Last modified on March 22, 2022, at 07:35

Jens Stoltenberg

Jens Stoltenberg
Jens Stoltenberg Norweigian PM 2005 Gothenburg.jpg
Prime Minister of Norway
Term of office
17 October 2005 – 16 October 2013
Preceded by Kjell Magne Bondevik
Succeeded by Erna Solberg
Term of office
17 March 2000 - 19 October 2001
Preceded by Kjell Magne Bondevik
Succeeded by Kjell Magne Bondevik

Born 16 March 1959
Oslo, Norway
Political Party Labor Party
Spouse Ingrid Schulerud

Jens Stolenberg (born 16 March 1959 in Oslo) was prime minister of Norway from 2000 to 2001 and again from 2005 to 2013. He was leader of the Norwegian Labor Party from 2002 to 2014. Stoltenberg became NATO Secretary General in October 2014, seven months after the Maidan coup in Ukraine and at the outbreak of the Donbas war.


Stoltenberg was in Gro Harlem Brundtland's third cabinet (1993–1996), where he was Minister of Commerce and Energy. He was Minister of Finance in Thorbjørn Jagland's cabinet (1996–1997), and became Leader of the Norwegian Labour Party in 2002, after being Vice Leader since 1992.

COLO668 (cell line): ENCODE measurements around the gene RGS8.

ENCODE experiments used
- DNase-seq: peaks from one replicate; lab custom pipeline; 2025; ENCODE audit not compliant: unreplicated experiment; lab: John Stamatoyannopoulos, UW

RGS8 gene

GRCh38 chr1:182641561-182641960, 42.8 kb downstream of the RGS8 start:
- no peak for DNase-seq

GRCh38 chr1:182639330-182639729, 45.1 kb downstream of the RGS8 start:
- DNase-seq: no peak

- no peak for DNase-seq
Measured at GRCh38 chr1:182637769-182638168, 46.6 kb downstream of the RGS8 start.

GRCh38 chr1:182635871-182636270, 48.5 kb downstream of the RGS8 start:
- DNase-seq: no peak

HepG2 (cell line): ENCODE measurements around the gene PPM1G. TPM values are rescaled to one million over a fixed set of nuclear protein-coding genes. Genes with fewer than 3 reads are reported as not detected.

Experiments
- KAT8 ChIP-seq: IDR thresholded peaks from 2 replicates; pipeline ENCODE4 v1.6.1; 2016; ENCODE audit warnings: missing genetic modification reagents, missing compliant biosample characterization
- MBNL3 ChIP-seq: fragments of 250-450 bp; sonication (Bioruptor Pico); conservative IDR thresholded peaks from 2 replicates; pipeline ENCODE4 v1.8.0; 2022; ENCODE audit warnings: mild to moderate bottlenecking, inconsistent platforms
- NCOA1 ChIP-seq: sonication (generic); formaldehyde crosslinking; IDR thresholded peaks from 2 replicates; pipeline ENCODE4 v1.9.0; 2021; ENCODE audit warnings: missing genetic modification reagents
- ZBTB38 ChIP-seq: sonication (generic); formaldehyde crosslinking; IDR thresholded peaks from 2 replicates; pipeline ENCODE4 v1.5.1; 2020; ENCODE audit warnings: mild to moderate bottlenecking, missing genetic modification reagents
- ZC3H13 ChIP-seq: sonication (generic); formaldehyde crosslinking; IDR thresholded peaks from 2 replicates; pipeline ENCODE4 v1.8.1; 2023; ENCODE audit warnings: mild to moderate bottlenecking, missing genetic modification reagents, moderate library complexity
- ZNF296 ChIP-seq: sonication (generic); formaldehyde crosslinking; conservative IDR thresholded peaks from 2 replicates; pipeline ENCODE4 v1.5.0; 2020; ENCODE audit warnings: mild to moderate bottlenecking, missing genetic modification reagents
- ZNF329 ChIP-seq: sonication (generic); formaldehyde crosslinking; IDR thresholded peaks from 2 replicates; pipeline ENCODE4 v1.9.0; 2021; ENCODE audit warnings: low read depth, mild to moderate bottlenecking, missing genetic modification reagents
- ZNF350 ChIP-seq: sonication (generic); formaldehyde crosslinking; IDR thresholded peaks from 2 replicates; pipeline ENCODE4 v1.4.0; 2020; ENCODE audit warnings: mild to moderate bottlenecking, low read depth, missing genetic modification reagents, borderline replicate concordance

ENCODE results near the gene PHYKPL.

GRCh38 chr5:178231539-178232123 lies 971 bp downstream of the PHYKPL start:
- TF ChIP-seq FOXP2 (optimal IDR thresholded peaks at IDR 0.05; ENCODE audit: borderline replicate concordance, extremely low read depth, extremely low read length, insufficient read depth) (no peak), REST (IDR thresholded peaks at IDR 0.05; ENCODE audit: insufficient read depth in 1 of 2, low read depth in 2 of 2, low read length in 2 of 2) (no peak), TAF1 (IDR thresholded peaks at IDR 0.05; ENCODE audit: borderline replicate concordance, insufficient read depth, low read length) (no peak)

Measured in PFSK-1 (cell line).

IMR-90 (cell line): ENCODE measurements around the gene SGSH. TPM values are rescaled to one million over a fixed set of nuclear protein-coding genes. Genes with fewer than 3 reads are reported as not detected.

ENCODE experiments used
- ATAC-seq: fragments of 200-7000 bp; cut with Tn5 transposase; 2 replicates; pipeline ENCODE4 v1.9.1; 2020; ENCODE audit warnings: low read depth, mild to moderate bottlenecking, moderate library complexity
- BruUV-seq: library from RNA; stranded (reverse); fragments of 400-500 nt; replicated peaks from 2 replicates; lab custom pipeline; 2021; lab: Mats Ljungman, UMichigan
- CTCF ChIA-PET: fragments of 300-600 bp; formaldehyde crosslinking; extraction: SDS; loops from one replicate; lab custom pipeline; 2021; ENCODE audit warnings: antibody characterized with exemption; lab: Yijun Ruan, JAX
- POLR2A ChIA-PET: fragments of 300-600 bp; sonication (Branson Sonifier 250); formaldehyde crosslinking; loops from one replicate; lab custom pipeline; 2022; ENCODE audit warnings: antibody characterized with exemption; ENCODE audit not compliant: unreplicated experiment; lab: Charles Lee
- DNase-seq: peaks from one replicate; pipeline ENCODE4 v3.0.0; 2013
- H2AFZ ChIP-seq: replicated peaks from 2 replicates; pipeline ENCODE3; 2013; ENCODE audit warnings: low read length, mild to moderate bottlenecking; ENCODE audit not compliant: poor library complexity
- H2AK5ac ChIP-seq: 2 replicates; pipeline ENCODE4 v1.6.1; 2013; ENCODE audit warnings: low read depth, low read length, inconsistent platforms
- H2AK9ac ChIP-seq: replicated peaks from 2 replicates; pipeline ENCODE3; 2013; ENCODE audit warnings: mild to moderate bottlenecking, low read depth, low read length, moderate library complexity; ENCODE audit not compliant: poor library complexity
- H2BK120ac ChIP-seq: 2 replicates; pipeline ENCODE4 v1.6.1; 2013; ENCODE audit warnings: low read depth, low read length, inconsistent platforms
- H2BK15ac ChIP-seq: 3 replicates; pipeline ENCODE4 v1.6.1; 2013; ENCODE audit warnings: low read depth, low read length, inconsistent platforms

Prime Minister

Stoltenberg's left-leaning government narrowly defeated a splintered center-right opposition in the September 2009 elections. The Labor government came under challenge by Siv Jensen and her right-wing populist Progress Party, which has gained support by calling for lowering Norway's famously high taxes and tightening immigration rules. Debate centered on how to manage the Nordic welfare state's oil wealth.[1]

Stolenberg's cabinet consisted of Labor, Center and Socialist Left Parties, and held the majority in the Norwegian parliament, the Storting.

Reelected in September 2009, Stoltenberg’s next task is to draw up a new coalition pact and a budget for 2010. He favored oil exploration around the pristine Lofoten archipelago in the Arctic, but this was opposed by the Socialist Left. He wanted Norway to join the European Union—particularly if Iceland succeeds in its quest for membership, but Norwegians have turned down membership before.

Donbas war

See also: Donbas war

Under Stoltenberg, NATO provided funding, training, and equipment to the neo-Nazi Azov Battalion in the Donbas war.[2]

See also


  1. Karl Ritter, "Norway election focused on oil wealth", AP Sept. 14, 2009